We couldn’t have picked better weather for our full day at Hever Castle! Blue skies and sunshine were perfect for appreciating the beauty of the castles and its stunning gardens.
We started our day with a lovely breakfast in the private Astor Wing before heading over to St Peter’s Church, just outside the castle grounds, to see the tomb and brass memorial of Thomas Boleyn and the little brass cross of Henry Boleyn. Then it was time to enjoy everything the castle has to offer – the castle interior with its large portrait collection, exhibition celebrating Hever Castle’s use in films and on TV (including two beautiful dresses worn by Genevieve Bujold in “Anne of the Thousand Days”), the gardens the gift shop and Hever ducks and swans.
As promised, I’m sharing with you a day-by-day account of the Anne Boleyn Experience 2019 tour that I am co-leading with Philippa of British History Tours,
After flying in to the UK yesterday and staying with my father-in-law in Sussex overnight, I caught the train up to London Victoria this morning. After brunch with Philippa, we set off to meet this year’s tour participants at Victoria. It was wonderful to meet some Tudor Society members and to finally put faces to names – such lovely people.
Today’s Claire Chats was inspired by the recent video I did about the Evil May Day Riot which took place on 1st May 1517, in London, in the reign of King Henry VIII. The riot was an attack on the property of foreign traders in London by a mob of young apprentices and labourers, and it made me want to dig deeper into the topic of immigration during this period.
On this day in Tudor history, Queen Elizabeth I gave her approval to the Acts of Uniformity and Supremacy. The Act of Uniformity was incredibly important and it reflected the queen’s wish to follow a middle road where religion was concerned.
But what was this act? What did it establish? What did Elizabeth want for England and what happened?
On this day in Tudor history, 7th May 1535, after a year of imprisonment in awful conditions at the Tower of London, John Fisher, former Bishop of Rochester, was visited at the Tower of London and tricked into saying something that would lead to his brutal end.
I explain what led to Fisher’s imprisonment, what happened on this day in 1535 and what happened next.
On this day in Tudor history, 5th May 1542, just under three months after the execution of her stepgranddaughter, Queen Catherine Howard, Agnes Tilney, Dowager Duchess of Norfolk, was pardoned and released from the Tower of London.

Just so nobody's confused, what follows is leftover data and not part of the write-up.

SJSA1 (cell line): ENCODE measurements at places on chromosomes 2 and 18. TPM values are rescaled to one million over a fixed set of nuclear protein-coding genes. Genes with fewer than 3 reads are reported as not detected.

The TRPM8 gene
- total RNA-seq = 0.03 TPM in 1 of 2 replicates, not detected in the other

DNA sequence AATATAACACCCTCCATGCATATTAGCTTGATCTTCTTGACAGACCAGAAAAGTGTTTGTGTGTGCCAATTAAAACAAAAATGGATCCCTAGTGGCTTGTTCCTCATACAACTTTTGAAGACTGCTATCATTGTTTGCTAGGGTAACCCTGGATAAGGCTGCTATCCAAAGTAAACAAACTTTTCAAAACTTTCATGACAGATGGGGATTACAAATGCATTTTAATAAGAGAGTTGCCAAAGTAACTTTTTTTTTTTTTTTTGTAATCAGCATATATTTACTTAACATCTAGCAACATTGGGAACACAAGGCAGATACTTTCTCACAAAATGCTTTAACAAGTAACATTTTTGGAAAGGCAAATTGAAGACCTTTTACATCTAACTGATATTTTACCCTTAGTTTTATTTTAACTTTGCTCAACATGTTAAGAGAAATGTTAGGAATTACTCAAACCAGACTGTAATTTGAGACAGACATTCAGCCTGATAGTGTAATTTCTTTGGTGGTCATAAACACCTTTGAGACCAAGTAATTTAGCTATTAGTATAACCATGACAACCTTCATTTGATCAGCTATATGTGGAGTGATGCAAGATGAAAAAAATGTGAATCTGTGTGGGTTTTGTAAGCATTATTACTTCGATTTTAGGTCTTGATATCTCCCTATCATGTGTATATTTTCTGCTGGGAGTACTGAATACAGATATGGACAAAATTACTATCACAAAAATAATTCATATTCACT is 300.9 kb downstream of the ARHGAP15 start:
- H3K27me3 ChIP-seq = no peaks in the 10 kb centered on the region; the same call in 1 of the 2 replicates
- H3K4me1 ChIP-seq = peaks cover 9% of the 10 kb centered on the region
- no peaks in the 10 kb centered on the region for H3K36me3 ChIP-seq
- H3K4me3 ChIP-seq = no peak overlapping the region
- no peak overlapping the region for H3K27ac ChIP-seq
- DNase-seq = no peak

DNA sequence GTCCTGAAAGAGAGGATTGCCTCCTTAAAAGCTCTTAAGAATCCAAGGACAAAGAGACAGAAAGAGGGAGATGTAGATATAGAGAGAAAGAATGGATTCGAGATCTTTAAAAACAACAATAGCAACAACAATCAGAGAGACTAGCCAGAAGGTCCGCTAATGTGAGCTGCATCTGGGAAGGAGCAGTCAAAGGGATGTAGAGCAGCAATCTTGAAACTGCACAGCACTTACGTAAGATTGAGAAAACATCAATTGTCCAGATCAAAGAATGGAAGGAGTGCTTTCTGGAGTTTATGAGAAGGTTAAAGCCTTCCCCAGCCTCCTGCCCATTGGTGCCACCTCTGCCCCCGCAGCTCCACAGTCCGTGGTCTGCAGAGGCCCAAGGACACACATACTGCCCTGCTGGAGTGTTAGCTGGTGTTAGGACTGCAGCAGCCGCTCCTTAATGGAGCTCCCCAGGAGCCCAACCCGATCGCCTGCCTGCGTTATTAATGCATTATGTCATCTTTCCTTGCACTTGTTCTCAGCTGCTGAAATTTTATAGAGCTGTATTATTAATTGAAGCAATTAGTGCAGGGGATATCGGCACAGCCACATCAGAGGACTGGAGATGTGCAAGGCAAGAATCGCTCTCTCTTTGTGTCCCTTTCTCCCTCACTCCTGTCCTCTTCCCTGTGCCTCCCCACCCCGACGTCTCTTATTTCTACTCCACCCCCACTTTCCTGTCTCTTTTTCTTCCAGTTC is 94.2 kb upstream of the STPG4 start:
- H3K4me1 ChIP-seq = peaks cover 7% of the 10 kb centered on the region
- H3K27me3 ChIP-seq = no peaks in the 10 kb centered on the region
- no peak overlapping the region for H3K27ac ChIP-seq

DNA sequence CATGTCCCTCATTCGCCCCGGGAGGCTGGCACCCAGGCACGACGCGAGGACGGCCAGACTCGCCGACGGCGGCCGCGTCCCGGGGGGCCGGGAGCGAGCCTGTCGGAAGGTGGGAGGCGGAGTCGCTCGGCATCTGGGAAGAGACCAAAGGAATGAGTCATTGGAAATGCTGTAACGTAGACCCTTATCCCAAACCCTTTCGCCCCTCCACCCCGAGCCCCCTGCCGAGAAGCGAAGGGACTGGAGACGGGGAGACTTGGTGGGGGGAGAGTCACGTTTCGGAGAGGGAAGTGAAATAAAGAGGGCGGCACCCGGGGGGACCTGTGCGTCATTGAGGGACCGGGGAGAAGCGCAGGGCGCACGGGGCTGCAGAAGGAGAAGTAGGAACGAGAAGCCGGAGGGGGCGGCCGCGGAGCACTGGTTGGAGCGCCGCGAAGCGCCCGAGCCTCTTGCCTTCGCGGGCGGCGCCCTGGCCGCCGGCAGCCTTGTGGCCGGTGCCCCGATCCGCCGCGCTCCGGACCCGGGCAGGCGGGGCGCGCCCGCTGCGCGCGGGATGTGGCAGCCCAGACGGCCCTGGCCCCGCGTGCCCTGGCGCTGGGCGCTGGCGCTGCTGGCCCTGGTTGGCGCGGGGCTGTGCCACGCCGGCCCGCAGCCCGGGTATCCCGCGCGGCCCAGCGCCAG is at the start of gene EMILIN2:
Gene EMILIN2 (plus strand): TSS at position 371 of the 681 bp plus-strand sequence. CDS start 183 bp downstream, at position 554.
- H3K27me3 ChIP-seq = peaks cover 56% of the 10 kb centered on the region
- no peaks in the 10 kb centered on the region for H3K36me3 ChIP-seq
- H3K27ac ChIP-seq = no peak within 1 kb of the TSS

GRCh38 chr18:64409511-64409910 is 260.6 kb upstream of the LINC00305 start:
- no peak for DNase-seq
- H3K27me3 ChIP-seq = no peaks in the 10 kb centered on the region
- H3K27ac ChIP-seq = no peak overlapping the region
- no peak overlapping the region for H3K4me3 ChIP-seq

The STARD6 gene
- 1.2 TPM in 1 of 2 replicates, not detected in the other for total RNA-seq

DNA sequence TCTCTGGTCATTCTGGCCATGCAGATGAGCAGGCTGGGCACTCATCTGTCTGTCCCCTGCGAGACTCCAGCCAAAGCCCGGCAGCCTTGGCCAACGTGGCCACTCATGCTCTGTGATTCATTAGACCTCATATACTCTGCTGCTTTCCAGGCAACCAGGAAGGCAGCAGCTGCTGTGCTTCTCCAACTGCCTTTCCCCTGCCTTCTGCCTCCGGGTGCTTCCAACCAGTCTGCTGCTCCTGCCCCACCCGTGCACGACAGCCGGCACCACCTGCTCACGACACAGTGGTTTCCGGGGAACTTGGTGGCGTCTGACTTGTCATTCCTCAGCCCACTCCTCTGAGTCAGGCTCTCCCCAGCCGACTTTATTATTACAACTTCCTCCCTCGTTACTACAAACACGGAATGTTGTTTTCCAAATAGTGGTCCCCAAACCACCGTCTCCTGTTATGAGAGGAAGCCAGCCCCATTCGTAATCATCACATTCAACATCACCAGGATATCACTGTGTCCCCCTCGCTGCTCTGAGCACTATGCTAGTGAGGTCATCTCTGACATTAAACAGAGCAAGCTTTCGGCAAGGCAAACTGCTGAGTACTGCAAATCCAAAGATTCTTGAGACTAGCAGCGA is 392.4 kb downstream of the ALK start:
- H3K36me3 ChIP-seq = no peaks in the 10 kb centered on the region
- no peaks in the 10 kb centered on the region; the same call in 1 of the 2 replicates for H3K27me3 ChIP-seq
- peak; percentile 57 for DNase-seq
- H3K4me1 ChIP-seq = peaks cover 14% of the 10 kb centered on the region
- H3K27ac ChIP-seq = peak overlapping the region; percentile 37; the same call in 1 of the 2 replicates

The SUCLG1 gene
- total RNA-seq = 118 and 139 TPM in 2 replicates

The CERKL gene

Find out how the dowager duchess ended up in the Tower in today’s video.
As yesterday’s informal live chat was on the Fall of Anne Boleyn and we’re coming to the anniversary of Queen Anne Boleyn’s execution, I thought I’d do a crossword puzzle to test your knowledge of her fall in May 1536 and the people and places involved.
In today’s “on this day in Tudor history” video, I mark the anniversary of the execution of Edmund de la Pole by sharing some information about him and his brother, Richard, and what led to Edmund’s demise on the scaffold at Tower Hill.
What led to Edmund finally being beheaded after nine years of imprisonment and what happened to Richard de la Pole?
In this week’s Claire Chats, I look at how the legal system worked in the medieval period before looking at the legal machinery that was used in the cases of Queen Anne Boleyn and the five men implicated in her fall in May 1536.
I highly recommend Ian Mortimer’s book “The Time Traveller’s Guide to Medieval England” and also Toni Mount’s excellent online history course “England’s Crime and Punishment through the Ages” which goes from justice in the 7th century all the way to prison reformers of the 19th century.
Happy May Day! Today, 1st May, is May Day, a special day in Tudor England. Today, in the UK, the May Day holiday is the first Monday in May so today is a normal working day, what a shame. Here in Spain, it is a bank holiday, but is the “Day of the Worker” and just time to relax, rather than to do anything special.
In the Tudor period, 1st May was was seen as the first day of summer. May Day had its roots in ancient celebrations of fertility and was celebrated with special processions, plays and pantomimes, pageants, Morris dancing and the crowning of a May Queen. There would also be a Maypole, a tall wooden pole decorated with greenery and flowers and hung with ribbons. People would hold the ribbons and dance around the Maypole weaving the ribbons together in patterns.